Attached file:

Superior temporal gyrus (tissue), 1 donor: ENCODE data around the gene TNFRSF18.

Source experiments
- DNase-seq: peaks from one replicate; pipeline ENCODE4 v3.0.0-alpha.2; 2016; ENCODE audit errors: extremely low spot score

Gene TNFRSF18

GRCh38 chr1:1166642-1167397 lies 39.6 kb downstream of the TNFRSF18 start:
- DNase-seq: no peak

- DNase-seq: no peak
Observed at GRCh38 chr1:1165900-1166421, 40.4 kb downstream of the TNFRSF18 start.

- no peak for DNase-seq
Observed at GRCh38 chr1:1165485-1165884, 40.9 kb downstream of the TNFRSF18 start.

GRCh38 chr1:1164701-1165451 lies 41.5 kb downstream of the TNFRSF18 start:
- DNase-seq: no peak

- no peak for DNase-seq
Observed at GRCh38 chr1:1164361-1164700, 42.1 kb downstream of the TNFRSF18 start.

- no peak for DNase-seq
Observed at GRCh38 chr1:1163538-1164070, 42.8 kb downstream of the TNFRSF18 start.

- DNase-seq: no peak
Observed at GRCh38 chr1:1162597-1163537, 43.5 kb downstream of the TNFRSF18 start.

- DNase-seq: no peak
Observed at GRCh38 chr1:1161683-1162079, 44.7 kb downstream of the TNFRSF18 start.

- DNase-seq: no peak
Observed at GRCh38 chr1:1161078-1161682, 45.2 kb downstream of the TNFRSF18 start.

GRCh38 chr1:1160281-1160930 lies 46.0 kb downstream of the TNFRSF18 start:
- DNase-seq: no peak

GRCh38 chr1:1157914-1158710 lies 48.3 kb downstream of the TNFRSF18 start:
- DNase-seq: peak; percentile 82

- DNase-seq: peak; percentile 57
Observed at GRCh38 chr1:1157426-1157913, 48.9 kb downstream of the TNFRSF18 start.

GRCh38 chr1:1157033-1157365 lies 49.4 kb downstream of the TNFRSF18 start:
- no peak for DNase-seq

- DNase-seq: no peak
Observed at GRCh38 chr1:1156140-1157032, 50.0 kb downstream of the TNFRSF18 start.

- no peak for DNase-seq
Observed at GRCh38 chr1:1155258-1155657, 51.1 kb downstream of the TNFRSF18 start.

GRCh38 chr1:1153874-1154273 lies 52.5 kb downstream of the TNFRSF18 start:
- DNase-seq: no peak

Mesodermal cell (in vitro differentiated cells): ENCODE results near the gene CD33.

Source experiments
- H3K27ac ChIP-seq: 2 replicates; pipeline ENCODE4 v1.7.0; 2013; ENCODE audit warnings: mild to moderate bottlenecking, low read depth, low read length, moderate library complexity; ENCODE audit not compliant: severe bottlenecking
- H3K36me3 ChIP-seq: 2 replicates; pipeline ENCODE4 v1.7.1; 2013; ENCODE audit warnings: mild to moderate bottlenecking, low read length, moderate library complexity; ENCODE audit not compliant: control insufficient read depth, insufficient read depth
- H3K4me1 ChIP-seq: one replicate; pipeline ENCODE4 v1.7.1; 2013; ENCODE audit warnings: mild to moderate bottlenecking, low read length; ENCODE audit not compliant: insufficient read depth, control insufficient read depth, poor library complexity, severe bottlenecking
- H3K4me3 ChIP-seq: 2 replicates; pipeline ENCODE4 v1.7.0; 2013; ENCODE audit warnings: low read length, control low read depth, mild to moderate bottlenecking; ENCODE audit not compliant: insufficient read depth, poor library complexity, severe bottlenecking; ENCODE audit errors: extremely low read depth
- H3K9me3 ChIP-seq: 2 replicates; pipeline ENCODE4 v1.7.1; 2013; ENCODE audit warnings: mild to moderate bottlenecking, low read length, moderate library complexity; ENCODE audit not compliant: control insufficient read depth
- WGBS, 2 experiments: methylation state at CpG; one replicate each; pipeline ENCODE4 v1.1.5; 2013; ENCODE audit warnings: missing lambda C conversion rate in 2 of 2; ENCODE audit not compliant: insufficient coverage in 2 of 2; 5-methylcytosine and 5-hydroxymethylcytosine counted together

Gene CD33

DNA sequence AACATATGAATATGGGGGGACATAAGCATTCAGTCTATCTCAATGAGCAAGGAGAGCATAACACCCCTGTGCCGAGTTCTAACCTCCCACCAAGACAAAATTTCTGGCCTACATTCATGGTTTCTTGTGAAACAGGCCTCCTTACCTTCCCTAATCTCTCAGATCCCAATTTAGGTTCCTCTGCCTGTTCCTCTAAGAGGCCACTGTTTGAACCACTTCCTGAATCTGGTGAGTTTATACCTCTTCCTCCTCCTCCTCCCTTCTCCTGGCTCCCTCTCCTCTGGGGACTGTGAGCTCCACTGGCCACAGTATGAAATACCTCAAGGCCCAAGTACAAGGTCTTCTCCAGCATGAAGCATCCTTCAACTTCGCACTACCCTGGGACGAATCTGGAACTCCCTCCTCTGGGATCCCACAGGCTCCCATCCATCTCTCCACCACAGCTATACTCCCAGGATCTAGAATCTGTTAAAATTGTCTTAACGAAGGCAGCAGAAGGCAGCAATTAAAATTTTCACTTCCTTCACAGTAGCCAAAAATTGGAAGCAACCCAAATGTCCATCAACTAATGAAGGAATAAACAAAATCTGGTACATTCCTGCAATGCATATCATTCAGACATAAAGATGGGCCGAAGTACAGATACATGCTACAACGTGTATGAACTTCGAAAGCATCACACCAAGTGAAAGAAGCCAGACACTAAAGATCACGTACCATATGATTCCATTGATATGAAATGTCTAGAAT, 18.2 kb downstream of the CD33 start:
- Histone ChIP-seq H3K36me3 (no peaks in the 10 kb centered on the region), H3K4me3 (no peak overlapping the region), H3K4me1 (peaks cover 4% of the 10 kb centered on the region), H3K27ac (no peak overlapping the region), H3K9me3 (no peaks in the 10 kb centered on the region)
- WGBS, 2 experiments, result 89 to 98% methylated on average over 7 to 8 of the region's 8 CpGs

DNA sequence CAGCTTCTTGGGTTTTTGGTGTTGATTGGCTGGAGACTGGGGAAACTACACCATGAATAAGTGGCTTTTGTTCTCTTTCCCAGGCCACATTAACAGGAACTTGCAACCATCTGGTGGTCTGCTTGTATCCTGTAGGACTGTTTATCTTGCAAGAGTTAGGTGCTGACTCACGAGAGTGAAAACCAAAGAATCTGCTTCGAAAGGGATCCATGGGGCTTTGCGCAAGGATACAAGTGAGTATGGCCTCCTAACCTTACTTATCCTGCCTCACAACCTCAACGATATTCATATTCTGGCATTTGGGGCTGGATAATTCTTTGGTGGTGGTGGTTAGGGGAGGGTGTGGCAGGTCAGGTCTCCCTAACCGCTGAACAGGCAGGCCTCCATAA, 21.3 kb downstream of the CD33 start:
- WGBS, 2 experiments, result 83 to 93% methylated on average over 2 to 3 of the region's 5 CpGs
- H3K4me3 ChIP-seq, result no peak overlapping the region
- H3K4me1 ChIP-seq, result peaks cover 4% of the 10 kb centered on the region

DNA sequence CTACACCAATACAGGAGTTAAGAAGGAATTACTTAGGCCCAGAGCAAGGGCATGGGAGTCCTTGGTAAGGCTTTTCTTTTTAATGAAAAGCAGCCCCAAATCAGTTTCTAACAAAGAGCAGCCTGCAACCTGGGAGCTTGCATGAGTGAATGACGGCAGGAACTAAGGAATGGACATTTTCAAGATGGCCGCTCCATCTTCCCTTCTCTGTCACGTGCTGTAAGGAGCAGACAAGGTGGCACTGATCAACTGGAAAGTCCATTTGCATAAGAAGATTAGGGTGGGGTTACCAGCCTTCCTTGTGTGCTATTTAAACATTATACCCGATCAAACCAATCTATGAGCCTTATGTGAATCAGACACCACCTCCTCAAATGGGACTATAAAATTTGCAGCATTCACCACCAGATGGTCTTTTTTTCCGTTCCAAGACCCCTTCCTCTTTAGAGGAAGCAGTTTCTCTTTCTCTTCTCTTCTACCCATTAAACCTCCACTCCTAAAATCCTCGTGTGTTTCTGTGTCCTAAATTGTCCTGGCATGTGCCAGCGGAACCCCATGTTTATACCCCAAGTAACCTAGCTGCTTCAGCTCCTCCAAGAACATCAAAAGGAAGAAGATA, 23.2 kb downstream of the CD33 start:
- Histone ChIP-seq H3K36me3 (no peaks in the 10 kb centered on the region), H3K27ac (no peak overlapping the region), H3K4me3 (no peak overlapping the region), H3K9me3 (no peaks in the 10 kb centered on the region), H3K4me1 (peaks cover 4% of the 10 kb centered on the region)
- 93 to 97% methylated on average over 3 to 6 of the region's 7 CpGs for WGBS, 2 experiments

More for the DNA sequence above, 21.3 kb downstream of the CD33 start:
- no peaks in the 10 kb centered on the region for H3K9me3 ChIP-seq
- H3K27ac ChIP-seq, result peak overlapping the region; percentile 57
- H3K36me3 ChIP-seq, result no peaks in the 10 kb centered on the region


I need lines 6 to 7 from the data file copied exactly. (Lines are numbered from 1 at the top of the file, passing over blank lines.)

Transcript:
- DNase-seq: no peak

- DNase-seq: no peak